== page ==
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MOT Bridge: Track Two

Track 2: 68 Credits - For those students with an associate's & bachelor's degree and at least one year of full-time work experience as an OTA or PTA.

Curriculum & Schedules

Code Course Name Credit Hours
OTB500 Theory, History, and Foundations of Occupational Therapy 3

The content covered in this course addresses the theory, models, and frames of reference used throughout occupational therapy practice across the lifespan. Students will learn to differentiate theory, models, and frames of reference; learn to apply specific theories in treatment planning and intervention; and integrate theoretical frames to address occupational performance limitations for people of all ages. In addition, students will be introduced to the history of occupational therapy and explore daily occupations of individuals across the lifespan. Using the OT Practice Framework and a variety of OT models of practice, students will explore components of basic and instrumental activities of daily living, work, play, and leisure. Analysis and clinical assessment of occupational performance will be explored. The constructs of client centered practice and the person-occupation- environment interaction will be woven throughout the course to highlight connections between human occupation in supporting purpose and meaning through the lifespan.

OTB502 Occupational Behaviors: Pediatric and Adolescent Development 3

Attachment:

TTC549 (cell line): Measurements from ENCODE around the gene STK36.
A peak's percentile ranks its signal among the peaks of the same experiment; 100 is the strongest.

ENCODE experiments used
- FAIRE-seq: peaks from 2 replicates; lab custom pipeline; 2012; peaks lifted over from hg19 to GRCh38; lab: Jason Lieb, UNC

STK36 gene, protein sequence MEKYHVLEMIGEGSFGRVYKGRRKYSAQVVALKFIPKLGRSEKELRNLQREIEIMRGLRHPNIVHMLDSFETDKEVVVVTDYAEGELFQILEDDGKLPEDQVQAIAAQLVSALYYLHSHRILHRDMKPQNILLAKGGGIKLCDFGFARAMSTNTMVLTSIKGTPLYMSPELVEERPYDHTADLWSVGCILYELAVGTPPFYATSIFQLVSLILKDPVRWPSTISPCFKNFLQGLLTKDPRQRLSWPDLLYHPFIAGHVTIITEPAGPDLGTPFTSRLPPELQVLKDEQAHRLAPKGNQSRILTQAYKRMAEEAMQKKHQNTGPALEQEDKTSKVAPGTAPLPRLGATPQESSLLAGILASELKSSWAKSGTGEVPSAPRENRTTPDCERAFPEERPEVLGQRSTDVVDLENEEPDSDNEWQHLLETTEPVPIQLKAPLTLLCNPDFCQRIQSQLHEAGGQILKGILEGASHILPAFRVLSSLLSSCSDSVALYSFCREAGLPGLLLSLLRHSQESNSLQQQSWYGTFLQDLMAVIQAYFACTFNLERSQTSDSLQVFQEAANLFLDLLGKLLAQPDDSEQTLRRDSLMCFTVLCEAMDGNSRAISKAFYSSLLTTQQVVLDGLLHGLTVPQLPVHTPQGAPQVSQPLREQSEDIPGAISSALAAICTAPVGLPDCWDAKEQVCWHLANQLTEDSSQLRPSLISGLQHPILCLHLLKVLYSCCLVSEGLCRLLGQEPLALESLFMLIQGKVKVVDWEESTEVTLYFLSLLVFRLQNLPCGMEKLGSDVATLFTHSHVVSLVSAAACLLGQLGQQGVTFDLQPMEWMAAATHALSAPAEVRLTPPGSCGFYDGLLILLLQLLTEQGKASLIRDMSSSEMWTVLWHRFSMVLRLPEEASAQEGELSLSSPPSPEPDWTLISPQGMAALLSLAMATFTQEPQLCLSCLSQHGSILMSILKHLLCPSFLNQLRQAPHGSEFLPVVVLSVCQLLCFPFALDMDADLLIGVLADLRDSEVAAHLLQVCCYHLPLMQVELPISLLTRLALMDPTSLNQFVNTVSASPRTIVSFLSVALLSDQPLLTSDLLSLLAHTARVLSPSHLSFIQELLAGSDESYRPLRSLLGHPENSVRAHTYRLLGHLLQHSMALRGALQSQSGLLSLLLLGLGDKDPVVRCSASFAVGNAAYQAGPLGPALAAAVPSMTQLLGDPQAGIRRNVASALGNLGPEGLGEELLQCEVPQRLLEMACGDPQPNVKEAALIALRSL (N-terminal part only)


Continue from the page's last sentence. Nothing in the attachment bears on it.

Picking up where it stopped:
The content covered in this course addresses the practice of occupational therapy related to infants, children, and youth. The course covers the developmental sequence from birth through adolescence and addresses the typical occupations at each stage. In this course, instruction is designed to establish a knowledge base to effectively address typical and atypical development throughout childhood and adolescence. Students will gain an understanding of the roles of OT practitioners when working with families, within medical settings, and in the community (schools, day care centers, neighborhoods, etc.) to address the functional needs of children and families. Creating a foundation for assessment and data collection for the second course, OTB 514, students will learn about basic screening tools and methods that are appropriate for this population. Content also includes methods to identify meaningful activities for children and families and planning intervention to meet these needs.